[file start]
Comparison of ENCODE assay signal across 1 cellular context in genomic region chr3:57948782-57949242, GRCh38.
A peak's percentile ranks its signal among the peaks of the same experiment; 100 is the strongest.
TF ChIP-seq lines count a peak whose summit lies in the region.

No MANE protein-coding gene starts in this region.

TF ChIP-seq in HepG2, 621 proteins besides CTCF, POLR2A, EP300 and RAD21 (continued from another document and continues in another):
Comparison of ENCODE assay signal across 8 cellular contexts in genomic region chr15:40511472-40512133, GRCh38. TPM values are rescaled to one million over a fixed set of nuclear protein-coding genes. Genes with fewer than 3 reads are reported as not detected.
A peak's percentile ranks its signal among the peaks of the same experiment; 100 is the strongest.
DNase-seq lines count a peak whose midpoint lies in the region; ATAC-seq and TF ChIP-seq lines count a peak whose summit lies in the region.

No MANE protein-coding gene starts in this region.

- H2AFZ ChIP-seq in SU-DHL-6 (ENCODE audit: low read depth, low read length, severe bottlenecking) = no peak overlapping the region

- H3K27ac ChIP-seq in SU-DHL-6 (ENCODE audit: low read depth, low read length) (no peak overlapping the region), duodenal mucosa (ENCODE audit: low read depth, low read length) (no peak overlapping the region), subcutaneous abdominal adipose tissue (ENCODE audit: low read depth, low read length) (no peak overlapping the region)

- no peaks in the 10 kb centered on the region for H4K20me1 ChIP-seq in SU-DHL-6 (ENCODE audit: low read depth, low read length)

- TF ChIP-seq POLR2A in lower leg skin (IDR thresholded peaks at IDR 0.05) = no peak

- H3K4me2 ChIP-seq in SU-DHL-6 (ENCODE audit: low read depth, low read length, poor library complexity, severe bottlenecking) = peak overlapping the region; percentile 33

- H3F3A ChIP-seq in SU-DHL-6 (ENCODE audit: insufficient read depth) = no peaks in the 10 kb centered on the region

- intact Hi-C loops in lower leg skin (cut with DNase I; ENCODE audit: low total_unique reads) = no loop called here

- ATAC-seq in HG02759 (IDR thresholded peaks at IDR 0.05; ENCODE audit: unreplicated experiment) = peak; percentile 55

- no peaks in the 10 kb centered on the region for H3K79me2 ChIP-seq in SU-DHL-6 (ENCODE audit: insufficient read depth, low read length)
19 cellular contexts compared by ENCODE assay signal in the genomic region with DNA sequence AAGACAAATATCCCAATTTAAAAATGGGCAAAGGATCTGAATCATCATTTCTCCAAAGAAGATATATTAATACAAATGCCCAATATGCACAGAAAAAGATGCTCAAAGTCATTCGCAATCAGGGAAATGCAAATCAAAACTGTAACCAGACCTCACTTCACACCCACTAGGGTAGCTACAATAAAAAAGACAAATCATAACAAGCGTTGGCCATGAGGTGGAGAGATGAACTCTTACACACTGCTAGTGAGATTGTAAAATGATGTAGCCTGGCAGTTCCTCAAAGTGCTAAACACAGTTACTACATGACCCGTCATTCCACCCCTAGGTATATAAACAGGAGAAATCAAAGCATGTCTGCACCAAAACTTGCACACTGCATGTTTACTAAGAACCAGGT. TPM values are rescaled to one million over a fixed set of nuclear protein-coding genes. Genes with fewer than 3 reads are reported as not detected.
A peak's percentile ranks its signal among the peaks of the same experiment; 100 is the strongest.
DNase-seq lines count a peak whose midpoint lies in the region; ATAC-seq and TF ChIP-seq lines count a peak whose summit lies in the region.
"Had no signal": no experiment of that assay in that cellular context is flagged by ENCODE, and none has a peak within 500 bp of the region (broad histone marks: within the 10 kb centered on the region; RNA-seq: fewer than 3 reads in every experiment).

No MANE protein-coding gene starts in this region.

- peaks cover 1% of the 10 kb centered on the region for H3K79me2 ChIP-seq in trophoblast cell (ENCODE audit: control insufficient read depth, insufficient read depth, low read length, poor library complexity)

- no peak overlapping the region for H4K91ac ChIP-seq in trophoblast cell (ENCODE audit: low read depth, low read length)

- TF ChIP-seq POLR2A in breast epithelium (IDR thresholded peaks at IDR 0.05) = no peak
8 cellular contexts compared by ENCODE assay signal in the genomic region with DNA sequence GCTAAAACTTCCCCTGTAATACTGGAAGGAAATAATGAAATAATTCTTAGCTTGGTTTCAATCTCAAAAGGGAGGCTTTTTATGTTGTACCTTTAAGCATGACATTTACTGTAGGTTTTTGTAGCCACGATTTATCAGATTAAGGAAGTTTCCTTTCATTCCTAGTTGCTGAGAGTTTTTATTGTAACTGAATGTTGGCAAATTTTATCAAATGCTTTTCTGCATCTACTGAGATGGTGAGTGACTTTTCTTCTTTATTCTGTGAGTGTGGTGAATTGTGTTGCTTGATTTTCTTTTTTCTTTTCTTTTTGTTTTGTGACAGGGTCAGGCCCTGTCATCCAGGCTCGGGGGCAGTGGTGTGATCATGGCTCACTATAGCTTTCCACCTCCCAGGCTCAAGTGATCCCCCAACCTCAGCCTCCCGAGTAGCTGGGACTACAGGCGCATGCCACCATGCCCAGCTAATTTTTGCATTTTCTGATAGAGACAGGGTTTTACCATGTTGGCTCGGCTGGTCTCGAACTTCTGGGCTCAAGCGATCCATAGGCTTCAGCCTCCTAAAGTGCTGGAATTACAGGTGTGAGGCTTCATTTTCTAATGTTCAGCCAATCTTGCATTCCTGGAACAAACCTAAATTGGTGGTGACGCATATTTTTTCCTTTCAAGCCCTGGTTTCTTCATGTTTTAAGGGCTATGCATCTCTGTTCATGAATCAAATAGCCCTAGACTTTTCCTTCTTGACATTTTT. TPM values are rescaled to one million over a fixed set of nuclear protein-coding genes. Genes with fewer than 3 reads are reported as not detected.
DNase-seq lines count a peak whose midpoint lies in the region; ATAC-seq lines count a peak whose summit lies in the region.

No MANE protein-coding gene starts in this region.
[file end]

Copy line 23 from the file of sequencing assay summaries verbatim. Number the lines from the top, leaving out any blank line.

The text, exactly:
No MANE protein-coding gene starts in this region.